Full course description for Assessment and Curriculum for English Learners in Urban Schools

EDU 454 The Urban ESL Professional

2 credits

This course examines the roles and responsibilities of the urban ESL teacher. Students will develop the ability to communicate successfully with English learners in grades K-12, their parents, colleagues, and urban community members. Other topics include bilingualism, multilingualism, resources for continual professional development, classroom management, and working effectively with colleagues and the community to support student learning.

Full course description for The Urban ESL Professional

K-12 English as a Second Language Licensure (9 credits)

For students who are in the process of completing their bachelor’s degree and initial licensure in either Early Childhood Education (Birth-Grade 3, Elementary Education, or a Secondary (Grades 5-12) Education content area (i.e., English, Life Science, Mathematics, or Social Studies), the following courses are also required to add the K-12 English as a Second Language license to your teaching credentials.

EDU 400 Literacy Education in Urban Schools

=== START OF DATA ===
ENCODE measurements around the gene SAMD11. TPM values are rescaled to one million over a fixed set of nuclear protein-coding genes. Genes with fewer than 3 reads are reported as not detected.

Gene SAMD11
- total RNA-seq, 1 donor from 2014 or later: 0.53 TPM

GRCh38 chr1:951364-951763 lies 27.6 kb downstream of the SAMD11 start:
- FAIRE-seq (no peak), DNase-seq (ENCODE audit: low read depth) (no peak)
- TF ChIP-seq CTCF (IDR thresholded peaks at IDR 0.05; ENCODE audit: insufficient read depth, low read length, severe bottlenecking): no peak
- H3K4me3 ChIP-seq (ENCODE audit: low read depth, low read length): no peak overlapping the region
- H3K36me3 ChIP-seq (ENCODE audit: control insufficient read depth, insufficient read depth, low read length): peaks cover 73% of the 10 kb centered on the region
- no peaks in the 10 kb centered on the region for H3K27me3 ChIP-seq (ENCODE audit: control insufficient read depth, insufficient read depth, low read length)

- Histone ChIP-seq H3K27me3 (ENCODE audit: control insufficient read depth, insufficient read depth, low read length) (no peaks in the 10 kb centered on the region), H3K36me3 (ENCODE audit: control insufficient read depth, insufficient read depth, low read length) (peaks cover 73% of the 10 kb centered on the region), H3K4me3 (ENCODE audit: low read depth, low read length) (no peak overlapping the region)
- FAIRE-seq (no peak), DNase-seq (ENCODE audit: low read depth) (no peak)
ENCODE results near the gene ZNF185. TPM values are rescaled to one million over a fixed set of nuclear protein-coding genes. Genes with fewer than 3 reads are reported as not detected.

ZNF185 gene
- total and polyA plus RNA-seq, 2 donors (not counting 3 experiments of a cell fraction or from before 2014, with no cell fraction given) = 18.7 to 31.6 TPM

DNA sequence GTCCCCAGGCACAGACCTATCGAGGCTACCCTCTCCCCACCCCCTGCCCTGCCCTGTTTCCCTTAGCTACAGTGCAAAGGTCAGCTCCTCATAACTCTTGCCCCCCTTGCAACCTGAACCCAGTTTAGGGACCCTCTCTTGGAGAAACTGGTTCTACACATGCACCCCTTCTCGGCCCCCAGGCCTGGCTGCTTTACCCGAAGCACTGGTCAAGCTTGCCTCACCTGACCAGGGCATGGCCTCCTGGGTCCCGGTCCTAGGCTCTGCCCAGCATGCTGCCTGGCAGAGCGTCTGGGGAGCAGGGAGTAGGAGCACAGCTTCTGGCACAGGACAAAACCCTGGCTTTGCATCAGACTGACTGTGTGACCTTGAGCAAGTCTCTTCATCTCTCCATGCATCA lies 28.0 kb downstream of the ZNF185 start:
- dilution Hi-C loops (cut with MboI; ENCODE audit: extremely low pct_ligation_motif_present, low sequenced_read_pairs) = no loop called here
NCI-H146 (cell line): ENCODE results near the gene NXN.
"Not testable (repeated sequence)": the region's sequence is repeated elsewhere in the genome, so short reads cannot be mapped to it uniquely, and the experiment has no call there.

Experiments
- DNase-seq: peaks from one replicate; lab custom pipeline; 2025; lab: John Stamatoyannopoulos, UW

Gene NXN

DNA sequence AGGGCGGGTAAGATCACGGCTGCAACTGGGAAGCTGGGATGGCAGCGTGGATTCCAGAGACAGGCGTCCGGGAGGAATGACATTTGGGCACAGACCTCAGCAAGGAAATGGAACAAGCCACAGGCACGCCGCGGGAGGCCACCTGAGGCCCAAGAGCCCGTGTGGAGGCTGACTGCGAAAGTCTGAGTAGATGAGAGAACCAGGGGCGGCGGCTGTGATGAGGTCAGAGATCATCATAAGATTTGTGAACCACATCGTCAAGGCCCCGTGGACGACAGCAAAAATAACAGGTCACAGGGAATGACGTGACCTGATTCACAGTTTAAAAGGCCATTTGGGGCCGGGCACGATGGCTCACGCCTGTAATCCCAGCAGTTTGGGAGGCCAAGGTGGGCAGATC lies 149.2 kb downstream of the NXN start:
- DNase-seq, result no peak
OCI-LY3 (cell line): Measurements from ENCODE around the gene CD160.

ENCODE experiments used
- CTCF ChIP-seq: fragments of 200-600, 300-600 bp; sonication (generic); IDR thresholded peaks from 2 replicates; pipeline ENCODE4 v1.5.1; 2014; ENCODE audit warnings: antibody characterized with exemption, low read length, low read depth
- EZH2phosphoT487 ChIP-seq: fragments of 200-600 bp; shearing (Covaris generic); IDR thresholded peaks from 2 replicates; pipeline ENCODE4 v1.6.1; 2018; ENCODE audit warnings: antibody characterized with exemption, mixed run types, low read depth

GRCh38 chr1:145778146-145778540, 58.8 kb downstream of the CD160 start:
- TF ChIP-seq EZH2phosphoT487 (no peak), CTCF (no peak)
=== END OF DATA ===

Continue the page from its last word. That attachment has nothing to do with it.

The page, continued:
3 credits

This course examines the many aspects of literacy which arise in urban secondary classrooms. Through course readings, presentations, discussions, and applied written and oral exercises, students explore ways to teach a variety of materials to diverse middle and high school students whose reading and developmental levels vary widely. Students explore techniques of how to encourage learners both to engage with reading and writing and to assume responsibility for literacy learning. Through instructional techniques and integrated learning models which focus on various content areas, the information learned in this course prepares the teachers to assist struggling readers and writers. Clinical field experience hours are part of the course requirements.

Full course description for Literacy Education in Urban Schools

EDU 483 Foundations of Teaching Reading in Urban Grades K-6

3 credits

This course explores the fundamentals of reading instruction. The course provides Early Childhood and pre service k-6 teachers with knowledge of the foundations of the reading and writing process, strategies and curriculum materials to support reading and writing instruction, assessment tools and practices to plan and evaluate effective reading instruction, and create a literate environment that fosters reading and writing.

Full course description for Foundations of Teaching Reading in Urban Grades K-6